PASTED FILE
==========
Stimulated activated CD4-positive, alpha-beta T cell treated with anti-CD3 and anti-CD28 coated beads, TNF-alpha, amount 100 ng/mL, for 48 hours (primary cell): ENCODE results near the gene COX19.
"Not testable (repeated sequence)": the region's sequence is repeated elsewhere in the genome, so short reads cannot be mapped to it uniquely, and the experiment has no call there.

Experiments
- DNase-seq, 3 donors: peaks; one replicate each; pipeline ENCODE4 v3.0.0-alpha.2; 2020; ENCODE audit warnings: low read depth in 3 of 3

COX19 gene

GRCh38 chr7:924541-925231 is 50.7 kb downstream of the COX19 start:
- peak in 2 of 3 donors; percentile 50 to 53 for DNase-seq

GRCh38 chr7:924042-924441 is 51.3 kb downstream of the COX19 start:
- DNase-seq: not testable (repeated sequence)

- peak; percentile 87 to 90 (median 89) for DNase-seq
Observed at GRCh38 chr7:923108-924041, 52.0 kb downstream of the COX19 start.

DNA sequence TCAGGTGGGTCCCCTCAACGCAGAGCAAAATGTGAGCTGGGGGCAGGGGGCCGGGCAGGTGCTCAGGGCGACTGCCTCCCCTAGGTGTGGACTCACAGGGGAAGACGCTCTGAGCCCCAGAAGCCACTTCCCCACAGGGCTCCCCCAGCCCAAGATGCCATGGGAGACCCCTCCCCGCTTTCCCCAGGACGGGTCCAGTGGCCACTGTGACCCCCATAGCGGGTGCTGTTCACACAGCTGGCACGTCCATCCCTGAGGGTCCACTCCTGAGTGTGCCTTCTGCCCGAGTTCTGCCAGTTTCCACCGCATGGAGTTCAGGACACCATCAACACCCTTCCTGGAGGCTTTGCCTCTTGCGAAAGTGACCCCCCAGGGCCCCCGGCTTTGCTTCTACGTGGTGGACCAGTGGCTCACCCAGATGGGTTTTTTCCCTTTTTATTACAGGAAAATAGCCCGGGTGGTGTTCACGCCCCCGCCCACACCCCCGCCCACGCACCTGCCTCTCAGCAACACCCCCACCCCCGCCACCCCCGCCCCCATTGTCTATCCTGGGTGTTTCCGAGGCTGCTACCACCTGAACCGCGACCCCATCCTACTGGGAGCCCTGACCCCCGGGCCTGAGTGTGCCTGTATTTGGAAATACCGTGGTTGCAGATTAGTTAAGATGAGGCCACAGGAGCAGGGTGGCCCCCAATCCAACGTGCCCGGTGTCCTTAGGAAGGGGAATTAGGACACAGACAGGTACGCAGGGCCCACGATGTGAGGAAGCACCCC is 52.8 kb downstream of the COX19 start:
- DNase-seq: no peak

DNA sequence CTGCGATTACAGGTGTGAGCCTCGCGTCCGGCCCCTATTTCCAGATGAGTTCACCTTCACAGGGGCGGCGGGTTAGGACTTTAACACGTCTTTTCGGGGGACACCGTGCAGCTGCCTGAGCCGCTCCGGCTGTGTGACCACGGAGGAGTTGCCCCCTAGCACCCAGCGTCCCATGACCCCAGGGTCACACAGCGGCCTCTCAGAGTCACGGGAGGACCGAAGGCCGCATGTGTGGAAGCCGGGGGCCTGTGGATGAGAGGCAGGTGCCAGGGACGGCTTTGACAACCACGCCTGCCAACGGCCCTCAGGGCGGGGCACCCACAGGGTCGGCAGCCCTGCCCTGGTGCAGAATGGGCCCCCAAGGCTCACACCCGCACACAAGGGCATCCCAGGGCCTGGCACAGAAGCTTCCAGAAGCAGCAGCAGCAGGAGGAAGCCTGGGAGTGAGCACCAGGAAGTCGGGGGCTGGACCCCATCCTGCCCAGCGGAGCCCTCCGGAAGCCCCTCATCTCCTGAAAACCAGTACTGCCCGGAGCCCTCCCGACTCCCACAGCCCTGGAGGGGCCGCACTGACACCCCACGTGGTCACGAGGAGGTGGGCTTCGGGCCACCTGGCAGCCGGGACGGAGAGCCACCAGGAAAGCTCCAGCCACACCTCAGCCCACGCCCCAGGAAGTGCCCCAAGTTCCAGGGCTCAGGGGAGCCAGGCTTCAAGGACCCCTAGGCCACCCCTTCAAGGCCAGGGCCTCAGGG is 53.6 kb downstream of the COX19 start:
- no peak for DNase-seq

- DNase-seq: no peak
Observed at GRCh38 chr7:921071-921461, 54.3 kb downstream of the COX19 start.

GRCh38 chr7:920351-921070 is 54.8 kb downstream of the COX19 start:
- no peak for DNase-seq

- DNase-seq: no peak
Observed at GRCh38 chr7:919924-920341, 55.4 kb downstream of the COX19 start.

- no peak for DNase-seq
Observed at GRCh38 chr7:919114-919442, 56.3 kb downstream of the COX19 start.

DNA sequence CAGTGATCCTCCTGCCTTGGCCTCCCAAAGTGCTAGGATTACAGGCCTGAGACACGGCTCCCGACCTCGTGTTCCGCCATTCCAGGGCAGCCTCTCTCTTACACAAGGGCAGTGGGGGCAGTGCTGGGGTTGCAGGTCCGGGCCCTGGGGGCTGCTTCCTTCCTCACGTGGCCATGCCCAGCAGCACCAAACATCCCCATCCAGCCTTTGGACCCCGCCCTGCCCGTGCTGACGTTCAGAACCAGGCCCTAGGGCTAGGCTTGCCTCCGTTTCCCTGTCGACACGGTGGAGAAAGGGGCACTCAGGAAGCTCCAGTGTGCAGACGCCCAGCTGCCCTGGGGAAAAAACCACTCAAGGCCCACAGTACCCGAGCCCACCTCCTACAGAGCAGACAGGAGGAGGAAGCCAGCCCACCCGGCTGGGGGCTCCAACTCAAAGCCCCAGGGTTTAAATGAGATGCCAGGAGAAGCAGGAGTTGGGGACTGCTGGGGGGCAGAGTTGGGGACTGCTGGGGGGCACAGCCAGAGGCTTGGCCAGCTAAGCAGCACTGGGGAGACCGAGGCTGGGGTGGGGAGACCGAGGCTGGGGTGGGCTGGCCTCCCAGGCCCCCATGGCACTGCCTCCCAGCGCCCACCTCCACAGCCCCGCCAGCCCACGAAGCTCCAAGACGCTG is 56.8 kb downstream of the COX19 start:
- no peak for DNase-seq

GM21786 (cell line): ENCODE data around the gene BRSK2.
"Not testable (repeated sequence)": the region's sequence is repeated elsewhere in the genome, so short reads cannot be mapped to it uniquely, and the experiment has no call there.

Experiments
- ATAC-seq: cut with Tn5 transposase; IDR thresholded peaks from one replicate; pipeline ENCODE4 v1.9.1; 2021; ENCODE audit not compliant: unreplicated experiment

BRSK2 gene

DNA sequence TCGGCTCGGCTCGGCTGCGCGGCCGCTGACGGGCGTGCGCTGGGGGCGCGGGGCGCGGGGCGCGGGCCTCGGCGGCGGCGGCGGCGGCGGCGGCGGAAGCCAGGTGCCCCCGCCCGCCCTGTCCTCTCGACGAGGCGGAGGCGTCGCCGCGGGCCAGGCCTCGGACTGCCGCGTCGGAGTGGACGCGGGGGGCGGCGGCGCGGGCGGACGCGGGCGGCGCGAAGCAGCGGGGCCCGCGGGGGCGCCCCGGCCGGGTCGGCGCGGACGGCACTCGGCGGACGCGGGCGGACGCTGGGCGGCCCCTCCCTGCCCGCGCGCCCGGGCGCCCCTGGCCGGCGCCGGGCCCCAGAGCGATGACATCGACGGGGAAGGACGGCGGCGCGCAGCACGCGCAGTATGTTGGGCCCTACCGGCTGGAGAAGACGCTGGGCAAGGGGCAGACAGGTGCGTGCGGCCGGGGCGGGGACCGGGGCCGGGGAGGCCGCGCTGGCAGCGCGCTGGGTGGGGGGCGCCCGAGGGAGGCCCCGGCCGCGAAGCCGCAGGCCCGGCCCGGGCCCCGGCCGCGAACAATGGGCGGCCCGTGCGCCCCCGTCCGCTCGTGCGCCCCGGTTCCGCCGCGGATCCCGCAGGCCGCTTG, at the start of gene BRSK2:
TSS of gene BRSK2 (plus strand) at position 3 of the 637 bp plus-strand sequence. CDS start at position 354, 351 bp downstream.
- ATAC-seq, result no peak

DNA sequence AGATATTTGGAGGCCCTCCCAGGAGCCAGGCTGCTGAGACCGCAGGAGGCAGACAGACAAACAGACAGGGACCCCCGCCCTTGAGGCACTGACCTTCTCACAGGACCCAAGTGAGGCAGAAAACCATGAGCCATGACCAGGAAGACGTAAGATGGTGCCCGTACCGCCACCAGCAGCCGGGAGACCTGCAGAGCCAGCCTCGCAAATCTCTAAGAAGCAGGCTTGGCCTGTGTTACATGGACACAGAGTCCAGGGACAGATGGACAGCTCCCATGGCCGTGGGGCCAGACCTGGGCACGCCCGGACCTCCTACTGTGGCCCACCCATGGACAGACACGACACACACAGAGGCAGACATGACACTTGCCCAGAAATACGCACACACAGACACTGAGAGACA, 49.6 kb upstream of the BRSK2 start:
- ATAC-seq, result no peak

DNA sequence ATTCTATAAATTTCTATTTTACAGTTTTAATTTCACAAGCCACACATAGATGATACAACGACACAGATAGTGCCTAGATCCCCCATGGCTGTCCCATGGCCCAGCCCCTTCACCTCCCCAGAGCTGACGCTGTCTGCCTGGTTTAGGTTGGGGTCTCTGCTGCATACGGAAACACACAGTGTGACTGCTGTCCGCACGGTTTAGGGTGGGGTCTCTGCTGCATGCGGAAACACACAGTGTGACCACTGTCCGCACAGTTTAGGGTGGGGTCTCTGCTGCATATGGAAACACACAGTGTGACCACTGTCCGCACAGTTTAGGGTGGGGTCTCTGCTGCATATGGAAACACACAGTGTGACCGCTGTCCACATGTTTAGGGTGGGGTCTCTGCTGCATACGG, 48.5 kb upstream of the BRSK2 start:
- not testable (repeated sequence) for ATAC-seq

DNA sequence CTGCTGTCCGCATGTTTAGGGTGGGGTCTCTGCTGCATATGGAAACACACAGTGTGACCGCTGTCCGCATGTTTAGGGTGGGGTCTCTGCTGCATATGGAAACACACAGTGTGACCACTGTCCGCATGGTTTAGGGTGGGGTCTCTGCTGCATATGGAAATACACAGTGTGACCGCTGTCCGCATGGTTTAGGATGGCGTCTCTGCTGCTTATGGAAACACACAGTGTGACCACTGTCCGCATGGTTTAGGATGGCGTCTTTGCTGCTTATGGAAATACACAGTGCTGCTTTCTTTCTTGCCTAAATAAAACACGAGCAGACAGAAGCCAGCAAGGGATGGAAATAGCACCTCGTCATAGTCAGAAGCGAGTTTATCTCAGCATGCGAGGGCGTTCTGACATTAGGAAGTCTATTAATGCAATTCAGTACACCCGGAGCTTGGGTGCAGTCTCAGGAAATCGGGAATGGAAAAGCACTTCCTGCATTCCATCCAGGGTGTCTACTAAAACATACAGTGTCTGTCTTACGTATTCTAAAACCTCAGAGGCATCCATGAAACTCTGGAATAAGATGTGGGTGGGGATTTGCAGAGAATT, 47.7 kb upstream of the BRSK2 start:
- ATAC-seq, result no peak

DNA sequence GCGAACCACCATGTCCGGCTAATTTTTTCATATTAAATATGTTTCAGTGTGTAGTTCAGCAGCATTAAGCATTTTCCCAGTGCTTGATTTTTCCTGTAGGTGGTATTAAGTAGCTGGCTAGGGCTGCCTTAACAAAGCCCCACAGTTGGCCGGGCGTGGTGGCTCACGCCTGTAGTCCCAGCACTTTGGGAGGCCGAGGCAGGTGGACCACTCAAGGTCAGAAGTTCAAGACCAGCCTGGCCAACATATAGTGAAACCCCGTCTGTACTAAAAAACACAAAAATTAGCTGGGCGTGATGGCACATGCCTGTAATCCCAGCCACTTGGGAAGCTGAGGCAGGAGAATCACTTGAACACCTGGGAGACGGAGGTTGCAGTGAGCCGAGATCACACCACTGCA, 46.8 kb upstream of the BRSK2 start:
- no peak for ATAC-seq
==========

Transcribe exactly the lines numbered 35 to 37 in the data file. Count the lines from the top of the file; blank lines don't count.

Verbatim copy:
- ATAC-seq, result no peak

DNA sequence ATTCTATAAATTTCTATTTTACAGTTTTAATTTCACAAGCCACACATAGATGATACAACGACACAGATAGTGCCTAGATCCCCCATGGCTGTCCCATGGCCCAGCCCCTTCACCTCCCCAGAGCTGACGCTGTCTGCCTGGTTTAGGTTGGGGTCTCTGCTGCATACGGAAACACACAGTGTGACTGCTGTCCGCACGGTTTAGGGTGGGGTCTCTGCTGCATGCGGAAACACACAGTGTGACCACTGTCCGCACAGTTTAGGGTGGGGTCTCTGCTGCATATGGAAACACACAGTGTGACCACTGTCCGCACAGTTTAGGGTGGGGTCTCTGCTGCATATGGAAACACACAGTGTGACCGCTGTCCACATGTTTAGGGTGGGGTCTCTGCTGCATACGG, 48.5 kb upstream of the BRSK2 start:
- not testable (repeated sequence) for ATAC-seq